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Rosenberg and Cassel Slug It Out for SAG Top Job

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The hottest election these days in Hollywood is the dogfight erupting between Screen Actors Guild president Alan Rosenberg (known for his legal acumen on L.A. Law) and upstart angry-man challenger Seymour Cassel (known for such character roles as Robert Redford’s right-hand man-servant in Indecent Proposal).
Rosenberg, 56 and sounding like a street-wise Parliamentarian, echoes former SAG presidents and supporters Richard Masur, Ed Asner and Barry Gordon with his attention to detail for actors who need a strong voice in next year’s negotiations with the AMPTP (Alliance of Motion Picture and TV Producers).

“The difference between Seymour and me is that I’ve spent the last two years trying to unify this guild,” Rosenberg brags to FBLA. “I’ve traveled to 18 of 21 branches across the country trying to get New York and the regional branches to treat Hollywood issues as if they were their own.”
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Cassel, 72, alternatively hopes his 40 years in the movie business will carry some weight, especially with such tough-guy supporters as James Caan, Nicolas Cage and Dennis Hopper.


“I’m running because most people know me and have seen me for 40-plus years,” Cassel told the L.A. Times.

With a reputation as disruptive in SAG procedural meetings, Cassel has had his share of run-ins with SAG members, including former president Melissa Gilbert.

“This guy speaks his mind. He may not have all the finesse that somebody else does, but it comes from the heart,” Cassel said (in vintage third-person Mafioso-speak.)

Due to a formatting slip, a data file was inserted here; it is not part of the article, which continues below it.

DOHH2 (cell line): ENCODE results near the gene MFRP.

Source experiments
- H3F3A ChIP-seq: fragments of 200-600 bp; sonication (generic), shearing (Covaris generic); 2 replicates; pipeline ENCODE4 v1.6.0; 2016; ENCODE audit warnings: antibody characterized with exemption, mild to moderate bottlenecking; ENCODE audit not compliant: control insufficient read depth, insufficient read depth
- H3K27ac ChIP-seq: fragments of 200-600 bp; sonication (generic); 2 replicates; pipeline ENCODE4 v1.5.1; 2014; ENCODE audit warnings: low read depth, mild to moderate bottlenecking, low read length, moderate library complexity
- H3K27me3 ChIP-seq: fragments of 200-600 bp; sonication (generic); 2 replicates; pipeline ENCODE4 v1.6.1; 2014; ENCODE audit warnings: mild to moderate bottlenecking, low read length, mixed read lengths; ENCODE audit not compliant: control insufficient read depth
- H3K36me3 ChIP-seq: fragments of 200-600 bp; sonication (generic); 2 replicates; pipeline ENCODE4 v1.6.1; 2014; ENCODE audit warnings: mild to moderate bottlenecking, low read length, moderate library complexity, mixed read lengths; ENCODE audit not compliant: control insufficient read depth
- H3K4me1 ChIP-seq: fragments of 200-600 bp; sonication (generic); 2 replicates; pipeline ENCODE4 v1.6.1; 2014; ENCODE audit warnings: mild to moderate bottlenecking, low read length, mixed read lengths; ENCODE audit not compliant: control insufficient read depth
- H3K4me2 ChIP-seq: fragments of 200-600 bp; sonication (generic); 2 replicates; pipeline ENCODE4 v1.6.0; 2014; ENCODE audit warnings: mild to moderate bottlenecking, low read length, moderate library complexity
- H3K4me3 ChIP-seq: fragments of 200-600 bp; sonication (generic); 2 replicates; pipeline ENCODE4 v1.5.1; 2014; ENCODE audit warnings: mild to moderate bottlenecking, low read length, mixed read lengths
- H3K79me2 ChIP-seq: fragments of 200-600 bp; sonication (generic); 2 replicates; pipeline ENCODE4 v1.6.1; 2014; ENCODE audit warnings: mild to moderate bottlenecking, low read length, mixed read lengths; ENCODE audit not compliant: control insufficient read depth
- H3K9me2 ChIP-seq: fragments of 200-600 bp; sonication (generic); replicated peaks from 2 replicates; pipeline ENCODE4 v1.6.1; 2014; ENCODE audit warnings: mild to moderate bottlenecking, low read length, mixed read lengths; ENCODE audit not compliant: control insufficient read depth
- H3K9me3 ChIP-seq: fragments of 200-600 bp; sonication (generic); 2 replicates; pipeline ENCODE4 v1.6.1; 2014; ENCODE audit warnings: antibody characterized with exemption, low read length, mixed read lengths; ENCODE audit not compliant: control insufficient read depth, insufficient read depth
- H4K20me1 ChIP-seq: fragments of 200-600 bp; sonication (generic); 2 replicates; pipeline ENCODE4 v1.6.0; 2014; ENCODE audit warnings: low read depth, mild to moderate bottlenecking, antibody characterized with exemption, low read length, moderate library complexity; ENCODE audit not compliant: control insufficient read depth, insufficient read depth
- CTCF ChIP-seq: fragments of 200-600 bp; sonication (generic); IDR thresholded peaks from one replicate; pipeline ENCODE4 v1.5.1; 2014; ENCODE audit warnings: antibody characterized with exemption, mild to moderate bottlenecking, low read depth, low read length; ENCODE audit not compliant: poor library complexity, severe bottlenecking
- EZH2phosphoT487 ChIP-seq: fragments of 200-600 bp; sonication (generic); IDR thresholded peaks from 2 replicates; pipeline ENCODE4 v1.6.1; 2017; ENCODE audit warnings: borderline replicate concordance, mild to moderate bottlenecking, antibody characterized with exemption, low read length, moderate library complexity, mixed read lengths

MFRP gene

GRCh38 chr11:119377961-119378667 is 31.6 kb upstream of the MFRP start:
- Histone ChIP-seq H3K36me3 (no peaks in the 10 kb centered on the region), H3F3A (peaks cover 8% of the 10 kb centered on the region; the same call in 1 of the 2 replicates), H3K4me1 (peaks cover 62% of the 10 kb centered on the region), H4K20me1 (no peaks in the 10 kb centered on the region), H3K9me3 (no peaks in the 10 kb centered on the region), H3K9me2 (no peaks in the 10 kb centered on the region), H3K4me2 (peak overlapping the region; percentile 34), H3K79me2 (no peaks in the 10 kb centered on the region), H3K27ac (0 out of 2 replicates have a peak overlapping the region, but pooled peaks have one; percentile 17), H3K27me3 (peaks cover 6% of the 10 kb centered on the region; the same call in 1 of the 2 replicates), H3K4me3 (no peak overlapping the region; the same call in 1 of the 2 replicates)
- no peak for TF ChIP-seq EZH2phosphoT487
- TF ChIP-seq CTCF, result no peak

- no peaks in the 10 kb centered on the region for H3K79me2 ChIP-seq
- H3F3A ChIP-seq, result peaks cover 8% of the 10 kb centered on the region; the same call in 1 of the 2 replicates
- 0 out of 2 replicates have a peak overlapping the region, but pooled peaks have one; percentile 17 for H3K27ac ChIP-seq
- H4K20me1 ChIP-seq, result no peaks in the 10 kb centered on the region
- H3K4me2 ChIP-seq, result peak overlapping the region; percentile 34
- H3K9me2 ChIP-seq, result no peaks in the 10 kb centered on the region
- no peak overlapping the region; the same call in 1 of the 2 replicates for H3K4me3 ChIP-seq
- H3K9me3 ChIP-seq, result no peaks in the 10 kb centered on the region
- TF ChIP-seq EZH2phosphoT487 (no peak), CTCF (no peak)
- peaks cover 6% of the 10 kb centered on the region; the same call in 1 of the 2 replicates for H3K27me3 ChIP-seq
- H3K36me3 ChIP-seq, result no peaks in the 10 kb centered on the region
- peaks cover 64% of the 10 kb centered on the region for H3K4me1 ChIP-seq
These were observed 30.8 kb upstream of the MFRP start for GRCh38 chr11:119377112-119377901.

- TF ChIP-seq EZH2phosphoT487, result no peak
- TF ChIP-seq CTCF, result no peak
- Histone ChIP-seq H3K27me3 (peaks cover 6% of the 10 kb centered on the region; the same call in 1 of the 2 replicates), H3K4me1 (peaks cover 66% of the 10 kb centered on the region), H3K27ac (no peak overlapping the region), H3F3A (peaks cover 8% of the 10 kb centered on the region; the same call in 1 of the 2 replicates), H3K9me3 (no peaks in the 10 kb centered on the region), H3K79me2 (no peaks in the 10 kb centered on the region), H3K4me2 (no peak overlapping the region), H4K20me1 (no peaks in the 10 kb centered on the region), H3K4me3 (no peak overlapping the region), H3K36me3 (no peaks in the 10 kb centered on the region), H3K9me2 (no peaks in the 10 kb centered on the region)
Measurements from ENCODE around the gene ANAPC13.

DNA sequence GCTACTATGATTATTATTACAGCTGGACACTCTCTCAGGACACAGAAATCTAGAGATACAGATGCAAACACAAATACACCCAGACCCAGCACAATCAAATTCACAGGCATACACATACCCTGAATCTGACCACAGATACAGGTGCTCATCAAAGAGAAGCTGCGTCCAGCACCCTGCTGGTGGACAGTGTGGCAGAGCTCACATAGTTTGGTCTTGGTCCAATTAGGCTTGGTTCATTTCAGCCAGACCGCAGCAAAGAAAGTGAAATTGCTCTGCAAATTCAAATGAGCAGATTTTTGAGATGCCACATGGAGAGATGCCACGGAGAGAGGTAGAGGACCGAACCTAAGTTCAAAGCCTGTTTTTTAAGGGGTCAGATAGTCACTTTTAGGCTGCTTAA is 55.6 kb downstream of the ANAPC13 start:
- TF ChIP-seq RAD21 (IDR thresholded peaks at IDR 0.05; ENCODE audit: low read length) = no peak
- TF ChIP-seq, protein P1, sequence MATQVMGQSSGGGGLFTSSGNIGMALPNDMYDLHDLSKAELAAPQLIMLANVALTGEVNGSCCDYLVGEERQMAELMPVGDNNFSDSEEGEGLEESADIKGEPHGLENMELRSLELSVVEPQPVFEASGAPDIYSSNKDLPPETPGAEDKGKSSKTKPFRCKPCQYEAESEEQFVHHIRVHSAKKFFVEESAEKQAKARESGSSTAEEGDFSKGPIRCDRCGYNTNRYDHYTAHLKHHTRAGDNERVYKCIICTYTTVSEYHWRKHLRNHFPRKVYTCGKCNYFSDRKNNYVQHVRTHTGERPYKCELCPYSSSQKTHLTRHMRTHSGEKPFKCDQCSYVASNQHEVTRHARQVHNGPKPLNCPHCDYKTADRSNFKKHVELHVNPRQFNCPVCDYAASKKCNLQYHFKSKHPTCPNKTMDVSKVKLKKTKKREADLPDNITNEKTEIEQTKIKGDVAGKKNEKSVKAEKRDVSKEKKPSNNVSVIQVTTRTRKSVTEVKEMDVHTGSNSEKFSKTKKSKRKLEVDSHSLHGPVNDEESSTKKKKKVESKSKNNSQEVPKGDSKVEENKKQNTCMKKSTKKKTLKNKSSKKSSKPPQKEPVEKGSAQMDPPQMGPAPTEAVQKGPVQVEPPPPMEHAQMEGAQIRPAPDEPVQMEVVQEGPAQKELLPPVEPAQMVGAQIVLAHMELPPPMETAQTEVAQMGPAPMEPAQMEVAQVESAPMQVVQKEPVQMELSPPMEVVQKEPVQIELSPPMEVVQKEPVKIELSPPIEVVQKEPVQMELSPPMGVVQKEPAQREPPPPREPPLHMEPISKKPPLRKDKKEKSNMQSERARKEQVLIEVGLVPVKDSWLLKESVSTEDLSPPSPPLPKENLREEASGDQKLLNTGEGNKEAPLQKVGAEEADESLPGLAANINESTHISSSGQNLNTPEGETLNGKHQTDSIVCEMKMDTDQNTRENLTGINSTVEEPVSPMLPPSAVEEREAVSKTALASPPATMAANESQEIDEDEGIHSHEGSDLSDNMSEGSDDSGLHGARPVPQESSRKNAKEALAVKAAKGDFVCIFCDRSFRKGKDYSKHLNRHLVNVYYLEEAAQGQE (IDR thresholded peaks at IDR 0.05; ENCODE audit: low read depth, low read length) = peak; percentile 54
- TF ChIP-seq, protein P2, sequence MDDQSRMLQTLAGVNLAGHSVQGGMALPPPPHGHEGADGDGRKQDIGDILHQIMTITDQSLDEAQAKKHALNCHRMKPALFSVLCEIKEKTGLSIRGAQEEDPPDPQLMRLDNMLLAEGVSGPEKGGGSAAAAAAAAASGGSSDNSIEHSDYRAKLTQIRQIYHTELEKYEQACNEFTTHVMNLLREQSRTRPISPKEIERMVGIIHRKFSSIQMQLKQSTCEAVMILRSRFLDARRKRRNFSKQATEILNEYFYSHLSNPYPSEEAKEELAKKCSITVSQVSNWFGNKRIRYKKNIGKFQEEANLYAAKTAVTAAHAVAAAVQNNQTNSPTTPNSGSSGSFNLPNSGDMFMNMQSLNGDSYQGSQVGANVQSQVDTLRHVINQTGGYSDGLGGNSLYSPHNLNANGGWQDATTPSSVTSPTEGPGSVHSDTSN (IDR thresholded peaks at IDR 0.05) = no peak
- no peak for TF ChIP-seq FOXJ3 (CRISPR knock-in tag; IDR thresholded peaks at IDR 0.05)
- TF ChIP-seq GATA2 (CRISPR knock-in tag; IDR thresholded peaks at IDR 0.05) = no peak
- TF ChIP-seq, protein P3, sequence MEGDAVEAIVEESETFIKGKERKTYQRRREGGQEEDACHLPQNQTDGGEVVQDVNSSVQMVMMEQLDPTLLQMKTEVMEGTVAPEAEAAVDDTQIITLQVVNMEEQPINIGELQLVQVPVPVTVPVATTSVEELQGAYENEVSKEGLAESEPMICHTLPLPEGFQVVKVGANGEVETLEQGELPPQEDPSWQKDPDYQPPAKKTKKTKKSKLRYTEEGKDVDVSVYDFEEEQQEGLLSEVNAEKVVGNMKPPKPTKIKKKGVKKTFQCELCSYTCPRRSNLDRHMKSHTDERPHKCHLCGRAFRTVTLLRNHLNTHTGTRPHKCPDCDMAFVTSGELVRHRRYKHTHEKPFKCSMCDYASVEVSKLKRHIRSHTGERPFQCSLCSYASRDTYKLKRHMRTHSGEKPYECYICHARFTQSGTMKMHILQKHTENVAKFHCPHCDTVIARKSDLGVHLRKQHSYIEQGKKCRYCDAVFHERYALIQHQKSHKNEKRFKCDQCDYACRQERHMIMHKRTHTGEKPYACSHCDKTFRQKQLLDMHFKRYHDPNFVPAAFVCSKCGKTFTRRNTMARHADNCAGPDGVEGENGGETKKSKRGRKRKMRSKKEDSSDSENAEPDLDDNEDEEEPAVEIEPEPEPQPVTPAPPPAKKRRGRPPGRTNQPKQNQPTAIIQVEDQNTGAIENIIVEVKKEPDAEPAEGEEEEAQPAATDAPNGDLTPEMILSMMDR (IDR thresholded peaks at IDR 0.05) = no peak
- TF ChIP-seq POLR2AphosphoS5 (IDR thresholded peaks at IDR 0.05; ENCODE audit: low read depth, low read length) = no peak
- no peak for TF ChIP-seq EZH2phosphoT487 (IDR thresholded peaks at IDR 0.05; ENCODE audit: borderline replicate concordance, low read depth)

Cassel sheepishly admits a run-in with the law some 26 years ago when he served a six-month federal prison sentence for possessing and intending to distribute cocaine. “It was stupid,” Cassel proclaims. “It’s irrelevant now. I’ve been sober for 20 years.”
Like a disappointed AA buddy, Rosenberg is not so forgiving.

“It’s his megalomania that prompted him to run for this office,” Rosenberg said. “Two years ago, when I was running for president, I spoke to some reporters outside the SAG offices and as I was talking I felt someone’s head on my shoulder. It was Seymour.
“Seymour was very nonspecific about the issues. I don’t think he even knows how he voted half the time. Seymour is just sadly inappropriate for the job. He’s a thug. He’s not a team player.”

Other actors horning in on the presidential election include Charlie de la Pena, a background performer who is not on the board, and Barry Simmonds, also a background performer. Both will likely remain in the background during this slugfest of an election.

Ballots are due into SAG’s offices by Sept. 19 and will likely be counted on Sept. 20.

But expect the mud-slinging to continue to the end.

“It would be stupid to change horses at this point,” Rosenberg claims. “Seymour says he’s tougher than me. But he’s not. He’s a joke.”

Counters Cassel: “Alan is a politician and I’m not. I don’t take a lot of bull.”

Perhaps actors looking for voting guidance will have to turn to one of their own mediators, born and bred on TV: Lou Grant.

“Alan has presided over two of the most turbulent years in SAG’s history,” intoned former SAG president himself Ed Asner. “He has the intelligence and courage to captain us through the next two years.”

Dan Cox

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